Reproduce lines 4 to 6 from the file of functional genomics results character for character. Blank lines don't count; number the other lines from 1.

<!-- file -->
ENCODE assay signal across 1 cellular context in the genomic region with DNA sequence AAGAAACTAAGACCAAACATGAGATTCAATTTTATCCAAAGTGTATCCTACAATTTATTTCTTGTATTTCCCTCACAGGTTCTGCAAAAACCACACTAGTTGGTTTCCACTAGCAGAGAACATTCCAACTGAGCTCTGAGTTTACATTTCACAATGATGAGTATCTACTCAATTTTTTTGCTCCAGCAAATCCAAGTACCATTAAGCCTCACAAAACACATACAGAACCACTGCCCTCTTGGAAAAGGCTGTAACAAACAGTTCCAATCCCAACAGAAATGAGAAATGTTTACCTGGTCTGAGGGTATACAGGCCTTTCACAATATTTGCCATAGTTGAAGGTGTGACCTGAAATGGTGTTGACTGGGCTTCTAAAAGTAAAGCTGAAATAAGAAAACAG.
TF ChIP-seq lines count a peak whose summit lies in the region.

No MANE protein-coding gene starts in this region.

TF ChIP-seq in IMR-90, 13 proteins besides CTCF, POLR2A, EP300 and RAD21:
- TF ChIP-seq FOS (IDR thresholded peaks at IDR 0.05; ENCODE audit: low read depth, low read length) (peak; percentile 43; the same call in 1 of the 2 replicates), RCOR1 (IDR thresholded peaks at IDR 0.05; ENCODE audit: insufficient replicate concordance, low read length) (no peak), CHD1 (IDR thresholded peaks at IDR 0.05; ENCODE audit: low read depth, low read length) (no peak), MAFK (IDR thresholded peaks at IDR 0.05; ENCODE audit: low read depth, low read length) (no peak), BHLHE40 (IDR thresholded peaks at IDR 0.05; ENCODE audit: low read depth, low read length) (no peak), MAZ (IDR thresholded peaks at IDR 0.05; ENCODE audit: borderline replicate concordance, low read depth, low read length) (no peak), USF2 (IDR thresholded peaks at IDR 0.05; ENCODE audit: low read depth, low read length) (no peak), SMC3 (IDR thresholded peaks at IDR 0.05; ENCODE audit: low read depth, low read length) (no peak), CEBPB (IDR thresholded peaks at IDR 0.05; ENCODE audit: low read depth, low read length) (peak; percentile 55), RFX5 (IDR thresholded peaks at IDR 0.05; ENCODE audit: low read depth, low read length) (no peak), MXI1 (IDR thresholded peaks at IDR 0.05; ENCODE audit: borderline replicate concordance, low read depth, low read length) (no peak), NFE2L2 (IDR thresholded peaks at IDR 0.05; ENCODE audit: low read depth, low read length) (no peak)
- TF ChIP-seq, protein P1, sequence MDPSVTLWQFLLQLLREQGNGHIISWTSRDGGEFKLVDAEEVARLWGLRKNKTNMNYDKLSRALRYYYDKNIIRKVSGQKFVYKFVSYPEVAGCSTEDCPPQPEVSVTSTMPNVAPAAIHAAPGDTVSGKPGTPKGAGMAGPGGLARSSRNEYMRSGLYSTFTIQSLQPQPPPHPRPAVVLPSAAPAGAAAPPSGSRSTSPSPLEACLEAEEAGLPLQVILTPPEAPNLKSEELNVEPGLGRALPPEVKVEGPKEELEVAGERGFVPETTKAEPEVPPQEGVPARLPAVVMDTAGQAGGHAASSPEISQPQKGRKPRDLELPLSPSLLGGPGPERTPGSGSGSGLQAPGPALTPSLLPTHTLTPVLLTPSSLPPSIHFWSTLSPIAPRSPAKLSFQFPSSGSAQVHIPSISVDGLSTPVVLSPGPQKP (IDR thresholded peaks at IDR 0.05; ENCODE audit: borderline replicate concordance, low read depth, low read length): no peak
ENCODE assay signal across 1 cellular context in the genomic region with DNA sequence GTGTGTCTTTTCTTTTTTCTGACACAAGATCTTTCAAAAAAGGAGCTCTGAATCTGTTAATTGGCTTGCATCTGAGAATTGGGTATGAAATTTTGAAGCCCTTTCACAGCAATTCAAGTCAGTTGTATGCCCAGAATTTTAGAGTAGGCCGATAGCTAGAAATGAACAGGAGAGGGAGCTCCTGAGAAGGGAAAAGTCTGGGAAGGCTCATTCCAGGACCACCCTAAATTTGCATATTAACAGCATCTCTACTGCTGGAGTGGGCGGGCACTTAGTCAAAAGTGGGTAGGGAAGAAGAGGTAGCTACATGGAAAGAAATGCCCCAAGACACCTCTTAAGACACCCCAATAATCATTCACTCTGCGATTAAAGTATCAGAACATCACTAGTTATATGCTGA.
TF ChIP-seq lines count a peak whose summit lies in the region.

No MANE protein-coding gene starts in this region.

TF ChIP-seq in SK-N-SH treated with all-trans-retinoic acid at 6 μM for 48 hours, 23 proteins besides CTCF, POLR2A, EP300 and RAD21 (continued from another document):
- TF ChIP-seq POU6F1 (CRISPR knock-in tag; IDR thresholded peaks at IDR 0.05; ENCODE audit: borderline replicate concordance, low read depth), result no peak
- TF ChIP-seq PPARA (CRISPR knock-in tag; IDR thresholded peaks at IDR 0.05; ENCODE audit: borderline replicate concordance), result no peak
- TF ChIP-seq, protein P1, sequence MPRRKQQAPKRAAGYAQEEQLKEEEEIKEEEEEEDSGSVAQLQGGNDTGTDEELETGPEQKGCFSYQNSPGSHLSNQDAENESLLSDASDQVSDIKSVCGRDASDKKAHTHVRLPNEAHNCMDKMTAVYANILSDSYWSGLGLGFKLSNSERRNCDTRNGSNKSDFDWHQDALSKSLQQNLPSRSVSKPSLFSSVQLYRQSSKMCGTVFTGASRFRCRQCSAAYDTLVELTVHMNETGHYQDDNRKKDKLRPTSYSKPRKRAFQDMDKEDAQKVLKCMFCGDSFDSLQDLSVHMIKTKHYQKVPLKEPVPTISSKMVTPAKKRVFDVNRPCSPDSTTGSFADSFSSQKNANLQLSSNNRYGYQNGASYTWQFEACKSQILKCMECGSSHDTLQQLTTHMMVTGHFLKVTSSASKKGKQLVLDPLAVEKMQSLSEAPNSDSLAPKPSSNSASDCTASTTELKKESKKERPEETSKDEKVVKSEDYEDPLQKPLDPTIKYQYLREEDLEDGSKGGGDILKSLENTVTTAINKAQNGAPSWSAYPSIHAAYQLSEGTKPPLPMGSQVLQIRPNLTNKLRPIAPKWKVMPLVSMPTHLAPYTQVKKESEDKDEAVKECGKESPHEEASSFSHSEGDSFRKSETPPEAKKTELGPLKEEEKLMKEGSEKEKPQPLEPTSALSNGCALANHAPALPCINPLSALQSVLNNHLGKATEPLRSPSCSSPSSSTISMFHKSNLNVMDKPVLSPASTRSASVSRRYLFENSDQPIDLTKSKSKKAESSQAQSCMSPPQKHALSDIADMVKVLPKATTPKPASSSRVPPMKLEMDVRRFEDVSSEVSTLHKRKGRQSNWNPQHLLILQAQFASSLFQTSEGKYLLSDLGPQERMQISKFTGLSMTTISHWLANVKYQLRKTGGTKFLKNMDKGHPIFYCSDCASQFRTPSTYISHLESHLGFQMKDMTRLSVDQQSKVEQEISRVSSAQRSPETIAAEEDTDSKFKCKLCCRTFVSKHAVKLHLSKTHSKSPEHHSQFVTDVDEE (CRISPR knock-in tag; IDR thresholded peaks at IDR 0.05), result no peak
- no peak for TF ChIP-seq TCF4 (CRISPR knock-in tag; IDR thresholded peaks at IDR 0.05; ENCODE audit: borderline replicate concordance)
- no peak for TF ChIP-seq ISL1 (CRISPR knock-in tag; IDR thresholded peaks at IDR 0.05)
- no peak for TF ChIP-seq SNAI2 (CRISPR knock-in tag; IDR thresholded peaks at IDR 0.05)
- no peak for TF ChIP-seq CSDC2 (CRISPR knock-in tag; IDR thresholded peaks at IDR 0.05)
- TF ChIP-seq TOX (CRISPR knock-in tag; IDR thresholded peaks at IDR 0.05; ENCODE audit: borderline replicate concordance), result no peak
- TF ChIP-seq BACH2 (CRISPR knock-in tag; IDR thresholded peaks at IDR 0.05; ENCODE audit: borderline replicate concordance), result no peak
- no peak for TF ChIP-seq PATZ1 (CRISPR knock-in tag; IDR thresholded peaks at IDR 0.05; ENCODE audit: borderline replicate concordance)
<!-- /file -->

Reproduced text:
TF ChIP-seq in IMR-90, 13 proteins besides CTCF, POLR2A, EP300 and RAD21:
- TF ChIP-seq FOS (IDR thresholded peaks at IDR 0.05; ENCODE audit: low read depth, low read length) (peak; percentile 43; the same call in 1 of the 2 replicates), RCOR1 (IDR thresholded peaks at IDR 0.05; ENCODE audit: insufficient replicate concordance, low read length) (no peak), CHD1 (IDR thresholded peaks at IDR 0.05; ENCODE audit: low read depth, low read length) (no peak), MAFK (IDR thresholded peaks at IDR 0.05; ENCODE audit: low read depth, low read length) (no peak), BHLHE40 (IDR thresholded peaks at IDR 0.05; ENCODE audit: low read depth, low read length) (no peak), MAZ (IDR thresholded peaks at IDR 0.05; ENCODE audit: borderline replicate concordance, low read depth, low read length) (no peak), USF2 (IDR thresholded peaks at IDR 0.05; ENCODE audit: low read depth, low read length) (no peak), SMC3 (IDR thresholded peaks at IDR 0.05; ENCODE audit: low read depth, low read length) (no peak), CEBPB (IDR thresholded peaks at IDR 0.05; ENCODE audit: low read depth, low read length) (peak; percentile 55), RFX5 (IDR thresholded peaks at IDR 0.05; ENCODE audit: low read depth, low read length) (no peak), MXI1 (IDR thresholded peaks at IDR 0.05; ENCODE audit: borderline replicate concordance, low read depth, low read length) (no peak), NFE2L2 (IDR thresholded peaks at IDR 0.05; ENCODE audit: low read depth, low read length) (no peak)
- TF ChIP-seq, protein P1, sequence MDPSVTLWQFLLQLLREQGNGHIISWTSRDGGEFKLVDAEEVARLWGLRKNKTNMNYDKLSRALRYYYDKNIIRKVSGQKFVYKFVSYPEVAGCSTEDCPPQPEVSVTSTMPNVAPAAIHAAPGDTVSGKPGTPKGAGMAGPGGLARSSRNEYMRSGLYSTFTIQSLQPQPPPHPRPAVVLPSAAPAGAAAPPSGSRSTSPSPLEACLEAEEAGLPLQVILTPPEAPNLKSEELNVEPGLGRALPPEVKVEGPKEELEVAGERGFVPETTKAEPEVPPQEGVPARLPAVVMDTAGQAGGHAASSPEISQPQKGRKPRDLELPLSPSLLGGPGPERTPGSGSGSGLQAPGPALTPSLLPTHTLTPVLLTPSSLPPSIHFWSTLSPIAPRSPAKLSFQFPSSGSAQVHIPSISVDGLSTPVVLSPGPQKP (IDR thresholded peaks at IDR 0.05; ENCODE audit: borderline replicate concordance, low read depth, low read length): no peak